World War I had been raging for more than two and a half years by the time the United States entered the conflict a century ago, on 6 April 1917. At the time, Rear Admiral William S. Sims was on his way to London.
As David Kohnen describes in our cover story, “The U.S. Navy’s Great War Centurion,” Sims’ assignment was to serve as an intermediary between the Navy Department and the Admiralty, but he often exceeded orders and soon rose to Commander, United States Forces Operating in European Waters. During his tenure in Britain, “Sims shattered the Navy Department’s organizational routines, first by articulating the unspoken strategic reality of an Anglo-American naval alliance and then by pioneering operational ties between the British and U.S. navies,” the author writes.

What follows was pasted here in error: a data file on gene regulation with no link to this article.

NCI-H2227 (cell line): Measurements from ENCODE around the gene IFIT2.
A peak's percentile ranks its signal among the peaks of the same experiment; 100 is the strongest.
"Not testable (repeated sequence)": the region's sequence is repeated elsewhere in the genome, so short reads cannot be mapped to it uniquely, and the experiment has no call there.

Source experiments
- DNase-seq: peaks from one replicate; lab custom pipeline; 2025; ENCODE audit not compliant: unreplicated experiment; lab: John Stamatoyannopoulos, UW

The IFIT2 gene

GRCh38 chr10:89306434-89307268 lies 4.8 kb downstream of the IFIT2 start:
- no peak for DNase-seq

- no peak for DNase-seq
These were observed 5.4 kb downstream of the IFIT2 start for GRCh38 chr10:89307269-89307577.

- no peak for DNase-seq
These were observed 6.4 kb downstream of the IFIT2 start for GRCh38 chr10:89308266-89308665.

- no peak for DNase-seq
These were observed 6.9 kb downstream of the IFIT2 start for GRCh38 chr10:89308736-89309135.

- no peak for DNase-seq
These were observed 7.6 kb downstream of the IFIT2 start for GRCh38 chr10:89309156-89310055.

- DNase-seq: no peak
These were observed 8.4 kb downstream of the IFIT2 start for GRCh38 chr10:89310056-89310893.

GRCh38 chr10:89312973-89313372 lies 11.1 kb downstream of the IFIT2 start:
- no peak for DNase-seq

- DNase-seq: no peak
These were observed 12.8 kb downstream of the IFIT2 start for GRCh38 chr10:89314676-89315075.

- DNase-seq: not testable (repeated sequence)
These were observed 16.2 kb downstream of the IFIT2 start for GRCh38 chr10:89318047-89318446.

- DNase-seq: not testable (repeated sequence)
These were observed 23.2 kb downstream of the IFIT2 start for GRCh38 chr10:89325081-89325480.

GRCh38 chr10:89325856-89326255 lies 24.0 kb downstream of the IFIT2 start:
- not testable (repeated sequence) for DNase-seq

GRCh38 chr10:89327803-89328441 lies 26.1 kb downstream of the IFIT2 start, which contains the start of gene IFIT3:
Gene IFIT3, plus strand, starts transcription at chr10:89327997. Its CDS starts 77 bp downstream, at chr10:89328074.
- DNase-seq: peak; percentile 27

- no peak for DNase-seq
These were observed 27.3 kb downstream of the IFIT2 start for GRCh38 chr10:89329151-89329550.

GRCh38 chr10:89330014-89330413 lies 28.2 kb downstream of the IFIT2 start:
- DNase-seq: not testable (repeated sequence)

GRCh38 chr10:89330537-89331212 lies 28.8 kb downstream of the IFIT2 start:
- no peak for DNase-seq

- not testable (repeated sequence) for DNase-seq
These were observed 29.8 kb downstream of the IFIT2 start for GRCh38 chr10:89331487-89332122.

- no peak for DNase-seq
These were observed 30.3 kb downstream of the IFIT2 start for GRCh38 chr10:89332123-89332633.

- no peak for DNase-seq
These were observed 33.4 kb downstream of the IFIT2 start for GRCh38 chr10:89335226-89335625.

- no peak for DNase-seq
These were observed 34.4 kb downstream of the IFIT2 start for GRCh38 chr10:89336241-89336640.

Sims was a longtime friend of First Sea Lord Admiral John Jellicoe and an unrepentant Anglophile. A revealing prelude to Kohnen’s article is how in 1910 Sims loudly broadcast the latter, and President William H. Taft took notice.